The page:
Instead of trying to chase people and convince them they need to buy from you, imagine if the tables are reversed and they actually reach out and invite you into their buying process saying, I’m interested. Tell me more, that’s what every salesperson wants. My husband’s a sales rep. He has been for years. He always complains, he wants leads that are easy to close and it’s not a, I’m not willing to do my job. It’s tough to be a salesperson when you’re chasing companies that actually aren’t ready to buy or having conversations with you. Maybe there’s a little level of interest, but there’s no real motivator to make them move. On the flip side, when you get a lead that comes in the door that says, Hey, I’m interested in talking to you.
Naturally it’s going to be a shorter sales cycle, most likely, and your close rate’s going to be higher. Ultimately that equates to lower client acquisition costs because you’re not putting as many resources and as much time into trying to turn that opportunity into business because they’re that much closer to saying, yes, I pick you, and who doesn’t want that? So let’s talk about prospects. 95% that are in that create demand phase or demand creation phase, how should you be marketing to them? What does demand generation look like if I’m not in market?
I think we kind of touched on a little bit. You want to get your name out there as an expert in whatever field it is that you’re going after. You want people to see content that you’ve put out there that helps them, that benefits them so that they, when they do decide to purchase whatever, they’re going to purchase, that they think of you first as that expert, as that company that really helped. That was beneficial to them.
I think it’s fair to say that focusing on the demand creation piece, you really want to focus on the top of funnel as somebody may be getting into that middle of funnel or consideration stage of that research. But a lot of times, like your demand generation, your demand creation activity is really going to be focused on different pieces of content and let’s say guides or blog, kind of top of funnel topics, just organic social content other like webinars, best practice kind of stuff. Anything that’s content that’s really not focused on your products or specifically your solutions, but more focused on these pain points or these topics that are top of mind for these people as they’re searching. As Jenni mentioned, you’re googling an issue that you have, you want that top of funnel content to really start to show up. That demand creation type content to start showing up for these people. And yes, it’s branded content, so they’re going to start to see your brand in these different places, but you’re not using a blog post or a blog article as just a way to sell your product. It’s that top of funnel focused on, okay, this person is not even in a research type of phase, you want to be talking to them as the expert in that area or speaking to somebody on these different topics, again, as a non-biased, not product or service-based topics or content.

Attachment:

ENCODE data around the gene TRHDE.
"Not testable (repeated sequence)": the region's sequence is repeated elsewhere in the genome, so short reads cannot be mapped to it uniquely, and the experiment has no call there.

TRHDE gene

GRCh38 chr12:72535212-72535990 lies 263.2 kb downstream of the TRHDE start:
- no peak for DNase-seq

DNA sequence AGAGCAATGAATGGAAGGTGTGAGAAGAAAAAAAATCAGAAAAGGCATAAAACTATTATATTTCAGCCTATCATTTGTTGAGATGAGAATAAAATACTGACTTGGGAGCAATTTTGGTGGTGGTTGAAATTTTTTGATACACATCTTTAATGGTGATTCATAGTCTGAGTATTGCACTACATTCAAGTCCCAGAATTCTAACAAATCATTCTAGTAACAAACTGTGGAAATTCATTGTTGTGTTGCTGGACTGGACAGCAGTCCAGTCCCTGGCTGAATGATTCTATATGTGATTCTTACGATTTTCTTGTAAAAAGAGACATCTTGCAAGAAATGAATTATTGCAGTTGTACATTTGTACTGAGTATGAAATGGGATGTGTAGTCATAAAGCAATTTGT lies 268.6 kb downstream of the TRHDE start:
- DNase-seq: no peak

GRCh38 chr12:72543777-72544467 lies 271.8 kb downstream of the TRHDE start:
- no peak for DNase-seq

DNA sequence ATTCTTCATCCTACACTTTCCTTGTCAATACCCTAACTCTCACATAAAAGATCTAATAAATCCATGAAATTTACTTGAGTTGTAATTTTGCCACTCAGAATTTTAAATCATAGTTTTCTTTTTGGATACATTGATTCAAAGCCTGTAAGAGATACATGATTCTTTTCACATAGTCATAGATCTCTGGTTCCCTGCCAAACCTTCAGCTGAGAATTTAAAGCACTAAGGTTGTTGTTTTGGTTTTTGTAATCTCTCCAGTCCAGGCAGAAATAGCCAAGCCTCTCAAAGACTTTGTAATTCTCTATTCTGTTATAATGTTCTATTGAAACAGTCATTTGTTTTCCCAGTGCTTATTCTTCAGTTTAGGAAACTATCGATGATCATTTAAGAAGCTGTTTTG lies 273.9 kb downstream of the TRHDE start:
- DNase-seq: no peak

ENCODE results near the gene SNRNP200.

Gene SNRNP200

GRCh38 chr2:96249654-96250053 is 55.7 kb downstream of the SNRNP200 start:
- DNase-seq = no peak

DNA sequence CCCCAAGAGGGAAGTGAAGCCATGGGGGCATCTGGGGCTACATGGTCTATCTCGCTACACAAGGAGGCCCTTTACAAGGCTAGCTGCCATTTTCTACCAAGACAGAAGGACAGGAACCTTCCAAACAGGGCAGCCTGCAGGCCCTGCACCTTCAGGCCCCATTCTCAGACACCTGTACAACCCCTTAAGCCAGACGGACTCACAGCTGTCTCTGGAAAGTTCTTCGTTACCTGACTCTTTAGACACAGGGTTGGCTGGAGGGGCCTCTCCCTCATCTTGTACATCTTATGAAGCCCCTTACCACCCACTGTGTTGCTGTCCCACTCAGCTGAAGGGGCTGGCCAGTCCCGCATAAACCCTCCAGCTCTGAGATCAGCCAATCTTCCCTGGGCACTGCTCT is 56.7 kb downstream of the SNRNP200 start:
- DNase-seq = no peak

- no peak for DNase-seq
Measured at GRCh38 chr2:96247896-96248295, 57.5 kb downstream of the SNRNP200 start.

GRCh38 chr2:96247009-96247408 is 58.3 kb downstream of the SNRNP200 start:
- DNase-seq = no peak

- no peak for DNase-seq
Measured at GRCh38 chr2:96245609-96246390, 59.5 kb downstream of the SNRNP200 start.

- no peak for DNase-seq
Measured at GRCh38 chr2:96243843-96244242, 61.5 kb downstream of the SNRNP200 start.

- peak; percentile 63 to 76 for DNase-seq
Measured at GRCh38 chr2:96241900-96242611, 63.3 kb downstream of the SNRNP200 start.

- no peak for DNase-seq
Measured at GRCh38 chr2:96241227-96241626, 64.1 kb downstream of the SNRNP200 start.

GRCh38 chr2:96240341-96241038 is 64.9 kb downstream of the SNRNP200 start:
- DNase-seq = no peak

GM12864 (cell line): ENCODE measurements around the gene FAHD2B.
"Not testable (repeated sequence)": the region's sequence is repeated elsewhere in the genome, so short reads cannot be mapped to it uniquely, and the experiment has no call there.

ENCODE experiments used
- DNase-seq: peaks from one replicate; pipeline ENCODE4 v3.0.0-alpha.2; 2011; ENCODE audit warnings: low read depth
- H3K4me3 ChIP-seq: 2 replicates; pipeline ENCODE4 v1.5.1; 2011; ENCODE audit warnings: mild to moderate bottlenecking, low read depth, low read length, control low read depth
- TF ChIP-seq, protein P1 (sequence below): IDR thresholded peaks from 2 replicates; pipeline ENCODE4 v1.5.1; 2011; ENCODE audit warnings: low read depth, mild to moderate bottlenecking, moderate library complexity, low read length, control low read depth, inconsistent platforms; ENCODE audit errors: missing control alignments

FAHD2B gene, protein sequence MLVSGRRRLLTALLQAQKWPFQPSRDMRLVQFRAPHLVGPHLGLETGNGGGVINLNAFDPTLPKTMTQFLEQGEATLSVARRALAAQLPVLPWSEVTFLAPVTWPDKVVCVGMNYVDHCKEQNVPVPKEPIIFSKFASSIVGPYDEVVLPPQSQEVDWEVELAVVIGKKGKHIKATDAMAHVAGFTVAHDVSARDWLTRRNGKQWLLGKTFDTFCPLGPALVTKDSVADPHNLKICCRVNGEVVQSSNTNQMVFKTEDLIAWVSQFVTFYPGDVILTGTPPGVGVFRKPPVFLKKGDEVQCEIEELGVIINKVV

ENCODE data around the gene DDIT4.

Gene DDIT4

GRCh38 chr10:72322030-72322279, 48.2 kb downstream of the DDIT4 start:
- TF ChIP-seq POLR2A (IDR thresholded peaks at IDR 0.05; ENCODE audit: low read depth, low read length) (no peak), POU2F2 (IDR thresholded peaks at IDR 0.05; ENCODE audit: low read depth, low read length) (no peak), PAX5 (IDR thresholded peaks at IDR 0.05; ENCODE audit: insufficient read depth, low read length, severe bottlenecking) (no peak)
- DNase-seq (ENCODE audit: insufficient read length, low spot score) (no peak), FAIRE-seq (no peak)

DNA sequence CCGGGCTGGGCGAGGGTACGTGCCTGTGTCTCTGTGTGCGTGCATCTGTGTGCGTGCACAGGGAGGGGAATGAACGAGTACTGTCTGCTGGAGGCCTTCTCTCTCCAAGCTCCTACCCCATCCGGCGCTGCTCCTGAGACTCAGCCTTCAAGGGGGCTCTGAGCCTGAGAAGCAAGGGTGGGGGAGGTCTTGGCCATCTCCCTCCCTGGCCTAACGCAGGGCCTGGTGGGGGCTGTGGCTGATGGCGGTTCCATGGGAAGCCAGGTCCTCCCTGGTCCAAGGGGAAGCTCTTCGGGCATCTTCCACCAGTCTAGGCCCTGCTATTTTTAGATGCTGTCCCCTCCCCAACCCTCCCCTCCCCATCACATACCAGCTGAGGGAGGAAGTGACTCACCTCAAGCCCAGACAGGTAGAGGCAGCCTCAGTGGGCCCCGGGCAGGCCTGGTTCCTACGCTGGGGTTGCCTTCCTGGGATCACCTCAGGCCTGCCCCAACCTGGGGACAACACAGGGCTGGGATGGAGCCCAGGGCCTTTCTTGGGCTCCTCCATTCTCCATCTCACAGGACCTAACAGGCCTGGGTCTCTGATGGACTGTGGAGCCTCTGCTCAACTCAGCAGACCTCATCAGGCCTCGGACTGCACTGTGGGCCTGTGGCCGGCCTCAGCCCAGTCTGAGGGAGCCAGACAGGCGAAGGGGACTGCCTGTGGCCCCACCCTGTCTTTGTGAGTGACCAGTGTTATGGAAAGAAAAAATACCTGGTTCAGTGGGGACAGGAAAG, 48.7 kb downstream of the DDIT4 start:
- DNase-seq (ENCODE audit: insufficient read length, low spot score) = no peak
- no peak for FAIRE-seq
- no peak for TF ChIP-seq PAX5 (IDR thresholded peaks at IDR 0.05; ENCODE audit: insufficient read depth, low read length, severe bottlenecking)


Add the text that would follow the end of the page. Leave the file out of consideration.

You don’t want to seem pushy. You want it to be something that they’re out there looking for. I like guides, I like checklists, I like podcasts, things where you are getting ideas, you’re getting helpful information. Maybe you download a PDF, and you go back to it a few different times because it had some really good insights in it. You don’t have to be salesy about it. You just have your logo on there and then you relate to that company as somebody that offered you up that information. They know what they’re talking about, and that’s just going to be top of mind.
You’ve got to keep in mind they’re not actively looking for a solution and they don’t want to be sold to. So the key is really you want them to follow and engage with your brand and your content on an ongoing basis. And you can have the soft sell in there. This is who we are, this is what we do, but the basis of that content needs to be more informational and educational and not product or service focused. Because if I’m looking at the content and I’m not in market, it’s more likely that I’m just looking for thinking around a topic or ideas on how to solve a problem or just trying to educate myself on the market so that I’m smarter at my job.
Companies that do that start to build brand awareness and loyalty. What happens is if they’ve been following along and they like your unique point of view as an organization and they buy into it, ultimately when they’re in market, they’re more likely to buy from you and they may not even know all the details of your technology. They may look at it and say, I’m assuming payroll system A is the same essentially as payroll system B, but I really like this brand. I like how they’ve educated and made me smarter over the past year. I don’t care how the software works; this is who I want to work with. So, it becomes less about selling the products and functionality and features of your software and more about the brand perception that they have of your organization and how they envision it will be like to work with you.
If you’ve built up that credibility, they’re probably following you on social, there’s just so many different ways to get in front of people. You want to work with somebody that you trust.